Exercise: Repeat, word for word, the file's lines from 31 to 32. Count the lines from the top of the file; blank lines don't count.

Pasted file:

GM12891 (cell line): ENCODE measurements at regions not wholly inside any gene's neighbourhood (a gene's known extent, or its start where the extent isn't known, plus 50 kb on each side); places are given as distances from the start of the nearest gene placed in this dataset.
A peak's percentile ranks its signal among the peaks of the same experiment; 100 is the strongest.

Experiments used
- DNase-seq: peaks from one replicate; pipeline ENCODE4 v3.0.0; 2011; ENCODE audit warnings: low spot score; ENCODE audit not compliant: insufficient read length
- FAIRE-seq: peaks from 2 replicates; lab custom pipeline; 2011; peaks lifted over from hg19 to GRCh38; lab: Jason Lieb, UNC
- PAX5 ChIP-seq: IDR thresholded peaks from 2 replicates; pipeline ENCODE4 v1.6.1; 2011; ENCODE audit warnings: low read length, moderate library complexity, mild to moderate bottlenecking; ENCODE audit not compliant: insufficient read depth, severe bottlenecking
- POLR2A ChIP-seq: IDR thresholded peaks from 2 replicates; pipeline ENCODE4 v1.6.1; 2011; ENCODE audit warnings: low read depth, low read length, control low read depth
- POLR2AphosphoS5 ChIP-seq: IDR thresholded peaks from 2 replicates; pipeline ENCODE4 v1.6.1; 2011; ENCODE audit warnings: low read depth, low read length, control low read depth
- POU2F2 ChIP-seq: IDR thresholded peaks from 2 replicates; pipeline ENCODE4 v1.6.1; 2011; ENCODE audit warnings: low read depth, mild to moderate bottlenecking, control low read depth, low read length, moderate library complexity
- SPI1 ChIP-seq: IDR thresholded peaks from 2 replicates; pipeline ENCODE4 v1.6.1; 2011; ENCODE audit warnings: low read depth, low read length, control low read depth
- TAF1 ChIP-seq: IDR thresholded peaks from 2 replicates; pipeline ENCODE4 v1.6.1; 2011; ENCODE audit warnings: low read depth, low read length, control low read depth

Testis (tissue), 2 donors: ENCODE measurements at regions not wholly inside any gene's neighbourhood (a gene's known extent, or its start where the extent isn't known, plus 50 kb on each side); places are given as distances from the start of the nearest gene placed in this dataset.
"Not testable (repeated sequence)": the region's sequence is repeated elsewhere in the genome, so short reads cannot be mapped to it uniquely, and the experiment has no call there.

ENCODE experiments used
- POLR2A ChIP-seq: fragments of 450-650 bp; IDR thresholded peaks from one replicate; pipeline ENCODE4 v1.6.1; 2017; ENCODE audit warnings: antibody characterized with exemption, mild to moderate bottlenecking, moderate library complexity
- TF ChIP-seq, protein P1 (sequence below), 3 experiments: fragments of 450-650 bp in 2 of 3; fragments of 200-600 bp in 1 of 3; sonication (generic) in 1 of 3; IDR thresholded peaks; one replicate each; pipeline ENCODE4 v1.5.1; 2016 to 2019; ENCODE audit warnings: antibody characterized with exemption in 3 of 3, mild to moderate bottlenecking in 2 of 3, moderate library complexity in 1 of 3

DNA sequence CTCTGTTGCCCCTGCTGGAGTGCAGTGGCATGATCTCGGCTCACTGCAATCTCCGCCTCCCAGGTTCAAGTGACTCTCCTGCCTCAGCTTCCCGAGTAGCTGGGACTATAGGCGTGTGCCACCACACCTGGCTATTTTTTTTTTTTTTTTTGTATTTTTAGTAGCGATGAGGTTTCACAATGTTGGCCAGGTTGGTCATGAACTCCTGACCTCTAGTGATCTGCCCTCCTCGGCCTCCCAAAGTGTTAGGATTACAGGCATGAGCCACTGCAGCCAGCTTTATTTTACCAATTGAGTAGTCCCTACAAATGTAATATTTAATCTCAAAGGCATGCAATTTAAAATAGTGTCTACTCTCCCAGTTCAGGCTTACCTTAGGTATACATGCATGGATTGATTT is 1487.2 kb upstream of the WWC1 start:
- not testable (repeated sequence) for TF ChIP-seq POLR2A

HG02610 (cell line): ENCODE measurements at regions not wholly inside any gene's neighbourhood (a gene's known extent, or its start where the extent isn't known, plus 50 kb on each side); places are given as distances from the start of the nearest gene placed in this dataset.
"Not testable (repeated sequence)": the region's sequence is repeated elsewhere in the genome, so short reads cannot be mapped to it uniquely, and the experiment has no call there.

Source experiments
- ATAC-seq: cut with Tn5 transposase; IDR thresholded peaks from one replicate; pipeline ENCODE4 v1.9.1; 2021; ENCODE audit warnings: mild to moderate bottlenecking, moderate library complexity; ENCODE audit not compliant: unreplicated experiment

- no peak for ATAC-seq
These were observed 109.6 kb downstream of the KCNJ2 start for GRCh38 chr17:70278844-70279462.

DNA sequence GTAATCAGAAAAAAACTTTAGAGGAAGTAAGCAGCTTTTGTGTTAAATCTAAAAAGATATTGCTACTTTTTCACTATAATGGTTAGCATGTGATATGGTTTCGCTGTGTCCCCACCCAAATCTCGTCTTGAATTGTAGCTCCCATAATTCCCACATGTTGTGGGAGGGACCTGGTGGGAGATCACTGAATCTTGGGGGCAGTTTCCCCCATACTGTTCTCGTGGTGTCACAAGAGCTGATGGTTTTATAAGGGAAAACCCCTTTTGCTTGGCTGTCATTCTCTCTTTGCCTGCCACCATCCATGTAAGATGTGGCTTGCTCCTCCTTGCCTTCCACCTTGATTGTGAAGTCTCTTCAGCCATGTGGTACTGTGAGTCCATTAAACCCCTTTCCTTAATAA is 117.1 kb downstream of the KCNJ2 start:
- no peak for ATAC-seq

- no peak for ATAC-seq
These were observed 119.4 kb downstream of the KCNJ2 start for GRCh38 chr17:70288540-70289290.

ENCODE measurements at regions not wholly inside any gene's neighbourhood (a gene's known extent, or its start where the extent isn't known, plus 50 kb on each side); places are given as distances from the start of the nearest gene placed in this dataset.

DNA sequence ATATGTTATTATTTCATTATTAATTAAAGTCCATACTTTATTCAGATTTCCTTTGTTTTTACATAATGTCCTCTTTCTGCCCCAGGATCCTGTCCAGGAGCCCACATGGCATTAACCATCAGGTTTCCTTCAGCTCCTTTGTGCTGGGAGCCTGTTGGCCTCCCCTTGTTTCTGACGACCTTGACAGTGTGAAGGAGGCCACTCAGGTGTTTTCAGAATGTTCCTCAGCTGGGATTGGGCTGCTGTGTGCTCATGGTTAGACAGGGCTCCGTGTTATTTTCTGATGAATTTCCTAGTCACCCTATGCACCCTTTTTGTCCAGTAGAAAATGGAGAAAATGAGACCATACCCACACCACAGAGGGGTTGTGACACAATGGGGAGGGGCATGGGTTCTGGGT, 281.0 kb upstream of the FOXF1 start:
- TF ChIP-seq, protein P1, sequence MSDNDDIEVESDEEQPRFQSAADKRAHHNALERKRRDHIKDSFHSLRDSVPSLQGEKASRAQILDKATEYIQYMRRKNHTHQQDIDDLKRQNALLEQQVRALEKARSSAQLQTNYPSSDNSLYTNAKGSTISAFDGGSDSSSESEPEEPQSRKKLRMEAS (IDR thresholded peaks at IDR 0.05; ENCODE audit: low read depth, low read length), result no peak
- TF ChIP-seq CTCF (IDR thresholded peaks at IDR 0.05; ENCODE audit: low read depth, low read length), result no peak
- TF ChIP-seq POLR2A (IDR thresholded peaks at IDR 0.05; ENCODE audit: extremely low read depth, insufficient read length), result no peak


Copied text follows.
- TF ChIP-seq, protein P1, sequence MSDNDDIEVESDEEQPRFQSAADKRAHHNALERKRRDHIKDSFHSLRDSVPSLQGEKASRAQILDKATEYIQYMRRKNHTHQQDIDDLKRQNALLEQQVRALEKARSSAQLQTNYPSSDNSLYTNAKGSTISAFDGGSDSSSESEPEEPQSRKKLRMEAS (IDR thresholded peaks at IDR 0.05; ENCODE audit: low read depth, low read length), result no peak
- TF ChIP-seq CTCF (IDR thresholded peaks at IDR 0.05; ENCODE audit: low read depth, low read length), result no peak